At 15, Tang Jak Hao would watch his sinseh (Chinese physician) father Tang Yoon Teck at work. Without fail, he would be by his dad’s side after school, learning all about traditional Chinese medicine (TCM).
As Jak Hao watched his father like a hawk, he was soaking up knowledge and observing how the senior Tang interacted with his patients. Sometimes, under Yoon Teck’s supervision, Jak Hao got to treat patients as well.
But Yoon Teck wanted the best for his son and sent him to proper “schools” – locally and abroad – to study TCM.
Now, at 24, Jak Hao is the second-generation sinseh in his family, and belongs to a new breed of physicians well-versed in TCM. He is the eldest son in the family and has a brother and two sisters.
Sister Win Yen, 22, is learning acupuncture while youngest brother, Jak Siang, 18, is also studying TCM.
Their father, 50, now runs a medical hall in Puchong Jaya, Selangor and hopes that all his children would take over the business one day.
When attending to patients, Jak Hao puts on a doctor’s white coat and stethoscope. Humble in his approach and a good listener, the soft-spoken young man is liked by his patients.
“Generally, my father thinks the new generation of youngsters are uninterested in this field and deplores that the TCM practice may eventually be lost,” said Jak Hao. Obviously, he’s proving that notion wrong.
In 2010, Jak Hao completed his secondary school education in Sri Sedaya (now Sri UCSI), a private school in Subang Jaya. He then enrolled to study traditional Chinese medicine for four years at the Malaysian Chinese Medical Association in Kuala Lumpur and a year at Shandong University Of Traditional Chinese Medicine in Jinan, Shandong, China.
In China, Jak Hao said that he saw patients with “rare ailments” (such as skin diseases and cysts) which proved to be an eye-opening experience for him.
His interest in TCM has obviously paid off as he now gets to treat patients first hand. When more customers turn up, his father steps in to treat them.
The most common health problems among patients are skin diseases, high blood pressure, stroke and sweaty palms.
On average, Jak Hao sees 10 to 15 patients on week days and 20 to 25 patients on Saturdays and public holidays. Consultation time for each patient is about 15 to 20 minutes depending on their ailments.
His youngest patients who are aged three to eight usually have coughs and loss of appetite. “Many of these children are skinny because they do not eat much,” he explained.
On the day of this interview, Maggie Yee brought her daughter Sarah Lim, four, to see Jak Hao.
“She has been coughing for on and off for four months now. I took her to see a specialist but her cough still persisted. Hence, I decided to take her to a Chinese physician. This is her third visit and she is coughing less now,” said Yee.
According to Jak Hao, common complaints from patients aged 20 to 40 years are insomnia and shoulder and back pain. Female patients would consult him about their menstrual problems.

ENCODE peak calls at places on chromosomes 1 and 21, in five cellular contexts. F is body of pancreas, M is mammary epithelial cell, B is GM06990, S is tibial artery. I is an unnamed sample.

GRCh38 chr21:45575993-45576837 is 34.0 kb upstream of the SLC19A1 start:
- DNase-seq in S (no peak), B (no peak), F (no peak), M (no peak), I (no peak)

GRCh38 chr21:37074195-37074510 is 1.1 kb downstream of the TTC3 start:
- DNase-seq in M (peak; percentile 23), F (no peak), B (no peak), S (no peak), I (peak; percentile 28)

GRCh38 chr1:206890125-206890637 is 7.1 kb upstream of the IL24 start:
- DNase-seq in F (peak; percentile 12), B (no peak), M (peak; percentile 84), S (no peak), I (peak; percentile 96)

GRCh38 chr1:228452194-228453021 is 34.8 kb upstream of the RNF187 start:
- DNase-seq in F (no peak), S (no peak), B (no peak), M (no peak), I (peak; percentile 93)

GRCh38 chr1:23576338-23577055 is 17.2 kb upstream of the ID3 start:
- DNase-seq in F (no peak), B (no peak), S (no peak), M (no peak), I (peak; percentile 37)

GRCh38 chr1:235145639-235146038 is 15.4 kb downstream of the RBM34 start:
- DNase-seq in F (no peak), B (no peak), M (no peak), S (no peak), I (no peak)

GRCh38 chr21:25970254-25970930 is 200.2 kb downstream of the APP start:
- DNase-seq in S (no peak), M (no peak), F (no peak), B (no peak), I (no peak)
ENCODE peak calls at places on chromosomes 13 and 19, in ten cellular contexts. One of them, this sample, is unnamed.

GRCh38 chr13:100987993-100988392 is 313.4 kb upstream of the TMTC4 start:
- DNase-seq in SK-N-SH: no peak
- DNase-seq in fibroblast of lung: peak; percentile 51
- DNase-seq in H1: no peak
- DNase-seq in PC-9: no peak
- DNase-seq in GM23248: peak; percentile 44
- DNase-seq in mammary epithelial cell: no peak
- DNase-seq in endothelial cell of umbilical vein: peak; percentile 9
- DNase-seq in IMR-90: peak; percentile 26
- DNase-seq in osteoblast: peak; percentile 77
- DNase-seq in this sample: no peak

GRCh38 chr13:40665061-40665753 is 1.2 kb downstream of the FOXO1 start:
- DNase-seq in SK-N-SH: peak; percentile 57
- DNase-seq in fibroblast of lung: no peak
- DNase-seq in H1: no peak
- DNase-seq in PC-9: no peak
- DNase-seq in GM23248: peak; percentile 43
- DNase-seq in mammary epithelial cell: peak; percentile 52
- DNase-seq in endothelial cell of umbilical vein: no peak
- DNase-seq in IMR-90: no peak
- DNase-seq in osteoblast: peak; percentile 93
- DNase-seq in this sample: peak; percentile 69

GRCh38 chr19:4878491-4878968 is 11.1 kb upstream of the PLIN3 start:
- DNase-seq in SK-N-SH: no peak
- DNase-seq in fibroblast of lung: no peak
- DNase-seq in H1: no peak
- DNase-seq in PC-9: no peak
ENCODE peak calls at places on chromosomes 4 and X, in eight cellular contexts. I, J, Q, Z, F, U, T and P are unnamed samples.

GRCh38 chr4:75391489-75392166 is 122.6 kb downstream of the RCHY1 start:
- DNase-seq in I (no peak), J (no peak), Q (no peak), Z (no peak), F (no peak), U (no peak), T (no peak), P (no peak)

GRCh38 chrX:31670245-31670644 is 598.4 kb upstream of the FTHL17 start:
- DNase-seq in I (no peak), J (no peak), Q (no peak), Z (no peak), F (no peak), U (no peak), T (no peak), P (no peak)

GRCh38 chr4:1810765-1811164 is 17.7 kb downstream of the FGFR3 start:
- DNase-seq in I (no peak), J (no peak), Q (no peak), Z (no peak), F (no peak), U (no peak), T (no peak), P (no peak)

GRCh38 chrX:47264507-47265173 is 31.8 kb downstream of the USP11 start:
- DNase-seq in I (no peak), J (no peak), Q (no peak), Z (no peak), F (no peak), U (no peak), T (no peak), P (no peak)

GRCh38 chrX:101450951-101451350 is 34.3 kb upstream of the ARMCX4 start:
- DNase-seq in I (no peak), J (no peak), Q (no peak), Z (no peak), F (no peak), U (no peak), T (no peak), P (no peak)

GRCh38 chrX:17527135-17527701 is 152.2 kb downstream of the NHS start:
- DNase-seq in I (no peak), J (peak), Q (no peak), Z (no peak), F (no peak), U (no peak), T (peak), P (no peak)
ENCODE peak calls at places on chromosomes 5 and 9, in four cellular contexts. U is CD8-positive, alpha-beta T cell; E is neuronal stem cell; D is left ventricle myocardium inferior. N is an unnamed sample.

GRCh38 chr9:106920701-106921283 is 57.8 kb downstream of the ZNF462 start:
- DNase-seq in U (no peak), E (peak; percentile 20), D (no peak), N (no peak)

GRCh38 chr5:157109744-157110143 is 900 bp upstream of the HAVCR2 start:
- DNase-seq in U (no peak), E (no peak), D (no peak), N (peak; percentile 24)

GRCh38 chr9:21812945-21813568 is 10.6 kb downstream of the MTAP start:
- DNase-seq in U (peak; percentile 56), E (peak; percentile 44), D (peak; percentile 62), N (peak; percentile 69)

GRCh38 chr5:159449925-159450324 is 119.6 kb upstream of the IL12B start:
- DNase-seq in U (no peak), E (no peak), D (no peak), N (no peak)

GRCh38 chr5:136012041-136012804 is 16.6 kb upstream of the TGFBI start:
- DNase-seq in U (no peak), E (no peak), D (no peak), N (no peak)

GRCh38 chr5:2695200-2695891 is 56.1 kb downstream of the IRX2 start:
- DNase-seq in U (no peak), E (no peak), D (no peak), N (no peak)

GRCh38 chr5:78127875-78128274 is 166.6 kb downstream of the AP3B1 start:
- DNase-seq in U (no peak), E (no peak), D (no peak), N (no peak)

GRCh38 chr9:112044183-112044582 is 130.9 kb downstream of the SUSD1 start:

Broadcasting student Lok Li Win, 24, was diagnosed with back and stomach problems due to irregular eating patterns. Jak Hao advised him to eat proper meals at regular hours. He did a neck, shoulder and body massage for Lok and also acupuncture on his stomach.
“It’s incredible that he could diagnose my back and digestive problems from just talking to me and taking my pulse,” he said.
Kevin Yong, 35, an IT manager, came to see Jak Hao on recommendation from a friend. He had been suffering from right shoulder pain for two weeks. He usually works on the computer for long hours on end.
Yong was given a neck, shoulder and body massage to alleviate body aches and prescribed a course of Chinese medicine (ginseng powder mixed with assorted herbs).
According to Jak Hao, older women would suffer from perimenopausal syndrome and hypertension. He explained that with ageing, people usually “have low energy and feel weak”.
Jak Hao once treated a 65-year-old retired policeman with thromboangiitis obliterans, a rare disease in which blood vessels of the hands and feet become blocked. The former cop had “blackened” legs, as well as heart and kidney problems. He wanted to avoid surgery or any kind, and he came to seek TCM as an option.
After four months of treatment which included herbal medication, the man began to respond well.
When he was understudying with his father, Jak Hao noticed that many patients only trusted elderly Chinese physicians. However, he was not dishearted.
“I gave them assurance that nowadays, the younger generation who practise TCM are getting better and more professional. Students of TCM also study Western medicine,” he said.
When he first started, he felt down as many patients lacked confidence that he could heal them.
“After they see results, they begin to have confidence in me and even recommended their friends,” he enthused.
He wants to be a Chinese physician out of noble intention. “I hope to cure as many people as I can,” mused Jak Hao.
After work, Jak Hao – who likes to read, play badminton, jog, work out in the gym and travel – feels good when meeting up with friends.
“My friends are curious to learn more about TCM. They are always asking me questions (about their health),” said Jak Hao with a smile.